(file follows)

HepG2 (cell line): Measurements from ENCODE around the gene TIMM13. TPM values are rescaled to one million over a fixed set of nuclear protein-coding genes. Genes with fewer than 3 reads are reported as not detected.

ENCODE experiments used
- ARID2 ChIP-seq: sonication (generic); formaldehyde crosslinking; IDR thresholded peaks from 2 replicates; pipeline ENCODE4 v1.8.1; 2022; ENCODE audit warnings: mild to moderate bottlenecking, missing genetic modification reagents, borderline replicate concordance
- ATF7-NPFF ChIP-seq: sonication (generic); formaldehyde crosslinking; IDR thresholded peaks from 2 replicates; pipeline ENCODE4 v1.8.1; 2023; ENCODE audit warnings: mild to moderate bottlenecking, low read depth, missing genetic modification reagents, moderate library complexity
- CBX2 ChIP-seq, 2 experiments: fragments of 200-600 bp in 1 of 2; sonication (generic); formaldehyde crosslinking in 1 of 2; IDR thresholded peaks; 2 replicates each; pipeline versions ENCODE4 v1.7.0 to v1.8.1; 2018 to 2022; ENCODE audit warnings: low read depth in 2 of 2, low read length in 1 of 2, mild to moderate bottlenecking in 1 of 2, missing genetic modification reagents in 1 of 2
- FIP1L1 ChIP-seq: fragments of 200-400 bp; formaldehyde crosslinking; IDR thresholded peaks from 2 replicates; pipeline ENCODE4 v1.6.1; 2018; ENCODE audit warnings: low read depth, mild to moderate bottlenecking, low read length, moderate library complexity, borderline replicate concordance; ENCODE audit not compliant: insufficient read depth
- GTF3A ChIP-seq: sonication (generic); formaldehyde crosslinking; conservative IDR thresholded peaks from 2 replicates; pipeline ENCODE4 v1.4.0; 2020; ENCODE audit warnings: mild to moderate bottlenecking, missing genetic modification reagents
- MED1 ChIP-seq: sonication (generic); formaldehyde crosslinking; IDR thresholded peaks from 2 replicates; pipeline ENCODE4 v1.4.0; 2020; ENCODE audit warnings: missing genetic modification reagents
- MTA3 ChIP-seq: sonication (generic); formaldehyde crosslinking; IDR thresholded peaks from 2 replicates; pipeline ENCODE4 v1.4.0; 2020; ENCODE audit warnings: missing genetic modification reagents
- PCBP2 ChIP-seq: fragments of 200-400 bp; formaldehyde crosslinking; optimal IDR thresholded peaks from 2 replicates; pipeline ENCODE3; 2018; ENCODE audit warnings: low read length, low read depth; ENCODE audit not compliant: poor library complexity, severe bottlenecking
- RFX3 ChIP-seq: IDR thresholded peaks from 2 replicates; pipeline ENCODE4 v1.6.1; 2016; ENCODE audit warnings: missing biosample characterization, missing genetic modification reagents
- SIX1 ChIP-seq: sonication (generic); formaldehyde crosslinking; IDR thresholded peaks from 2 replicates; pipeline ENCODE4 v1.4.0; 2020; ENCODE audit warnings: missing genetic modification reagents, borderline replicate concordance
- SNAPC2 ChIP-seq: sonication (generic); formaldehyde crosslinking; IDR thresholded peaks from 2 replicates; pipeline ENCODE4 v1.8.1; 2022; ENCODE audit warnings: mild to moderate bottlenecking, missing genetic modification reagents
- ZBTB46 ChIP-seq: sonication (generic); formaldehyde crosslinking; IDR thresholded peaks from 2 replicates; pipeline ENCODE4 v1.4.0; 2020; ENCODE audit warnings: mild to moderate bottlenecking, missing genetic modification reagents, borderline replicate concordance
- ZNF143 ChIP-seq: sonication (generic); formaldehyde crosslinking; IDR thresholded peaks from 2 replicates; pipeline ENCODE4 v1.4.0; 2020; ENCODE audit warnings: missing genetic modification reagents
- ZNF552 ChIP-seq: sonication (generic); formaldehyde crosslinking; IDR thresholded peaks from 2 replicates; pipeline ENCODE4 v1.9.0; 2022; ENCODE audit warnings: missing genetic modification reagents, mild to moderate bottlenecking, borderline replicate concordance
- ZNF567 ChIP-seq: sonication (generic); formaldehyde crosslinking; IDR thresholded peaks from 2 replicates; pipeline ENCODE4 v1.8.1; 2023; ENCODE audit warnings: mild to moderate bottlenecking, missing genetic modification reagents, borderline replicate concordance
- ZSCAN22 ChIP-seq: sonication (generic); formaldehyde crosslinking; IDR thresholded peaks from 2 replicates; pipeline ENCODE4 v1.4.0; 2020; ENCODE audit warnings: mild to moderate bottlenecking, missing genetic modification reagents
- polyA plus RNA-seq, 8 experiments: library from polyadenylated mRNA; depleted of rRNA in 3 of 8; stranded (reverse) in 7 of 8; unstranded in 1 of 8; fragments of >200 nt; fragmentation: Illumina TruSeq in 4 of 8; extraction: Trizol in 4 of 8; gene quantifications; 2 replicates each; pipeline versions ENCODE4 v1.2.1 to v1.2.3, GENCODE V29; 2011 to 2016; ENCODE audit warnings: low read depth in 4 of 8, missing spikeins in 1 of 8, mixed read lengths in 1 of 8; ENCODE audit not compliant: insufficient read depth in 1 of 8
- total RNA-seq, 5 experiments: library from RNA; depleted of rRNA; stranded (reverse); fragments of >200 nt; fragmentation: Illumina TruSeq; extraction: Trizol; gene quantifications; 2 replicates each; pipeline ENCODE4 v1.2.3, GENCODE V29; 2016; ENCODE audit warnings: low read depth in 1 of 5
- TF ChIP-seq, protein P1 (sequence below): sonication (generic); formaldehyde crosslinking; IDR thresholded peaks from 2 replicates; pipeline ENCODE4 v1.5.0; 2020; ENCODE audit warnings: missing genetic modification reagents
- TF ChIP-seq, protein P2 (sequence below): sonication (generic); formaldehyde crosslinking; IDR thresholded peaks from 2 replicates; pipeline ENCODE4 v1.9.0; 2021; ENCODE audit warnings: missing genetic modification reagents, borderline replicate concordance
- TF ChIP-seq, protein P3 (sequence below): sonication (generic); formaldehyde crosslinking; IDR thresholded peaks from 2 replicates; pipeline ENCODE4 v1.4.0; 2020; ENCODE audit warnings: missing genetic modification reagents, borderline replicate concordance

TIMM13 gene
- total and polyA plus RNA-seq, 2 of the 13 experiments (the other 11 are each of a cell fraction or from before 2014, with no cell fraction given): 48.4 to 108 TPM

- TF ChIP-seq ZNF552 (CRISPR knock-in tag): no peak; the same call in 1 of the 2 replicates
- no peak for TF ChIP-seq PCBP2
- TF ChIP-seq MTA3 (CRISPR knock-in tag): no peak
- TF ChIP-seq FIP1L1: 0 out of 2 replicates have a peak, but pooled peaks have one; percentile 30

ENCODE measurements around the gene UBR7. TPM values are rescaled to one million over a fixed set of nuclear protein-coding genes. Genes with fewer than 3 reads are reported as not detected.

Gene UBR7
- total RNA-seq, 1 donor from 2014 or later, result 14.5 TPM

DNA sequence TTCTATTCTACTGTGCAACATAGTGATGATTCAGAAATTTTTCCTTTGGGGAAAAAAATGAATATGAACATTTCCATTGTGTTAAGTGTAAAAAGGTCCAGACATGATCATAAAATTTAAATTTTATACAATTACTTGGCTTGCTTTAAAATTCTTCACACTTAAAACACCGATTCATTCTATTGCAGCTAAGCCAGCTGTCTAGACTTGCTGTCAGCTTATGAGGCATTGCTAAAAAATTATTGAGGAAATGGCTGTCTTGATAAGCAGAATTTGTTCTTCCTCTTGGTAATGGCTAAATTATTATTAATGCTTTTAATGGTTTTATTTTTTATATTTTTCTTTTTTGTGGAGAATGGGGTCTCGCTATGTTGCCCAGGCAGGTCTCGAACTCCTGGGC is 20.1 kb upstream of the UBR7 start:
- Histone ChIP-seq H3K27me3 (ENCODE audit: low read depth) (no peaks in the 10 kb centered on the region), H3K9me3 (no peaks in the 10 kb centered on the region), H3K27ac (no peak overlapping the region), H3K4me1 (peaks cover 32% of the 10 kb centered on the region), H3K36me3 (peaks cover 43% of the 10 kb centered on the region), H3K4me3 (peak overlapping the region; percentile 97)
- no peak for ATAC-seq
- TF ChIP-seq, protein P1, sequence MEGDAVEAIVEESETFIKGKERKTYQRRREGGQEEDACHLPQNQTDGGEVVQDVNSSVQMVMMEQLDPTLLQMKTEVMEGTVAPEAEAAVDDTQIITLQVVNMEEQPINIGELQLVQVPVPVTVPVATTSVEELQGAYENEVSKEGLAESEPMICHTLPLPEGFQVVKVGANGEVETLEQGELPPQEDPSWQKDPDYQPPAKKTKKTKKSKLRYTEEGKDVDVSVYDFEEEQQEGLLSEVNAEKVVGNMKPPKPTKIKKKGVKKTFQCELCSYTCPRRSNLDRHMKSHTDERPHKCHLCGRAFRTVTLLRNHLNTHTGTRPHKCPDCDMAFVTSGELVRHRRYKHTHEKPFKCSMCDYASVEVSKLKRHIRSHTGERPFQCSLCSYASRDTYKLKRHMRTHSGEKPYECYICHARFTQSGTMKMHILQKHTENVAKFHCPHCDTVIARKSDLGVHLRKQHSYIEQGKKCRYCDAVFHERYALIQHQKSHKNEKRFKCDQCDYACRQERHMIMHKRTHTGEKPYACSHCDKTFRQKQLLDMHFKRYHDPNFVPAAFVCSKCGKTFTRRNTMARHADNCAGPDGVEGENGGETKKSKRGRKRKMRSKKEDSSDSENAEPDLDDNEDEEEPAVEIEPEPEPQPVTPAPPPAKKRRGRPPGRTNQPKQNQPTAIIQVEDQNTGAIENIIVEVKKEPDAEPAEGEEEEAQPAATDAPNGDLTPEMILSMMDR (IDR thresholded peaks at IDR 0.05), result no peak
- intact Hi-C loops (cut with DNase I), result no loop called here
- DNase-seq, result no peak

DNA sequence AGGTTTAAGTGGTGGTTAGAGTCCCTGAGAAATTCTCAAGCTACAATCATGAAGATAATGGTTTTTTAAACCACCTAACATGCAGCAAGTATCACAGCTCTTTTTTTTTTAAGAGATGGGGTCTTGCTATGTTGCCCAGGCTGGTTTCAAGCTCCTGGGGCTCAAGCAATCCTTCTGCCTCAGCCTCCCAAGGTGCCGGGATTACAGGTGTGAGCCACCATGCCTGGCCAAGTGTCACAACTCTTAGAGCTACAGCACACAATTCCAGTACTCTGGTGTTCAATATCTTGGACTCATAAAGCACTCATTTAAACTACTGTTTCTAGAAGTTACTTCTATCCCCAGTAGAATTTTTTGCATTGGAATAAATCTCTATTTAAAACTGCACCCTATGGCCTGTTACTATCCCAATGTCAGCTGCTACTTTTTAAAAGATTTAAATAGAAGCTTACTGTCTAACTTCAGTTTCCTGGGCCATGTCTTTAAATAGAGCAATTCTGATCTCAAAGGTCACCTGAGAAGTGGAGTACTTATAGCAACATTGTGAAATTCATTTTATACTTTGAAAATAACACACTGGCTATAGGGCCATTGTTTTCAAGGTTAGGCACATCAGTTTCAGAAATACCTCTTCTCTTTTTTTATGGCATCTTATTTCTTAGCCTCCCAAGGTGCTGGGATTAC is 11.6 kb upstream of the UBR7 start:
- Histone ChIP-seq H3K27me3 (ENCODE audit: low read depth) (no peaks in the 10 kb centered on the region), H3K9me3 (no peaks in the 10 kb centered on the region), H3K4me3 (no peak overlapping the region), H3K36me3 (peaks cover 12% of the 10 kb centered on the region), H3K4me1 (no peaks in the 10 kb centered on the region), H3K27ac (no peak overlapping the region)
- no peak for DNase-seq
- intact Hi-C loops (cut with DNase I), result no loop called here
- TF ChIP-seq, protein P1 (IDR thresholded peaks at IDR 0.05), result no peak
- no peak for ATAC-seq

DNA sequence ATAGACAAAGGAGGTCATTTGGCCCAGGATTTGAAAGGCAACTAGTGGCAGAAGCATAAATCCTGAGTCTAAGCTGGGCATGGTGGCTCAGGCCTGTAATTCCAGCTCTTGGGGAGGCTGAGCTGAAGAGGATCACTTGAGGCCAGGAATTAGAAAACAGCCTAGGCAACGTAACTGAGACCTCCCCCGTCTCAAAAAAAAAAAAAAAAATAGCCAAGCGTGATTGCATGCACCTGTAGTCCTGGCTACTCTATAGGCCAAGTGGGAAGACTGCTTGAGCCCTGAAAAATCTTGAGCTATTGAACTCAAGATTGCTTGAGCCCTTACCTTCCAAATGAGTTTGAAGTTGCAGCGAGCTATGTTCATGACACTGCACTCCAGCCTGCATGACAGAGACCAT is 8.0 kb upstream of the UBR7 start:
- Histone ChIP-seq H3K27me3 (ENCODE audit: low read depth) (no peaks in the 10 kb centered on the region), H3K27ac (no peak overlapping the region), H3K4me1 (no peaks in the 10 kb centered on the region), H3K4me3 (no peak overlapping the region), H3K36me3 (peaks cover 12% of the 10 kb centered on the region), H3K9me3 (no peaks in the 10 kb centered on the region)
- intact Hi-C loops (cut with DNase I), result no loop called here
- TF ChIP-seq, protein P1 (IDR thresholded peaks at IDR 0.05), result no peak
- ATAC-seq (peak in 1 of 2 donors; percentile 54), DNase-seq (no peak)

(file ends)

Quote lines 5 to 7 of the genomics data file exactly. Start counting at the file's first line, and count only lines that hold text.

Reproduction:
- CBX2 ChIP-seq, 2 experiments: fragments of 200-600 bp in 1 of 2; sonication (generic); formaldehyde crosslinking in 1 of 2; IDR thresholded peaks; 2 replicates each; pipeline versions ENCODE4 v1.7.0 to v1.8.1; 2018 to 2022; ENCODE audit warnings: low read depth in 2 of 2, low read length in 1 of 2, mild to moderate bottlenecking in 1 of 2, missing genetic modification reagents in 1 of 2
- FIP1L1 ChIP-seq: fragments of 200-400 bp; formaldehyde crosslinking; IDR thresholded peaks from 2 replicates; pipeline ENCODE4 v1.6.1; 2018; ENCODE audit warnings: low read depth, mild to moderate bottlenecking, low read length, moderate library complexity, borderline replicate concordance; ENCODE audit not compliant: insufficient read depth
- GTF3A ChIP-seq: sonication (generic); formaldehyde crosslinking; conservative IDR thresholded peaks from 2 replicates; pipeline ENCODE4 v1.4.0; 2020; ENCODE audit warnings: mild to moderate bottlenecking, missing genetic modification reagents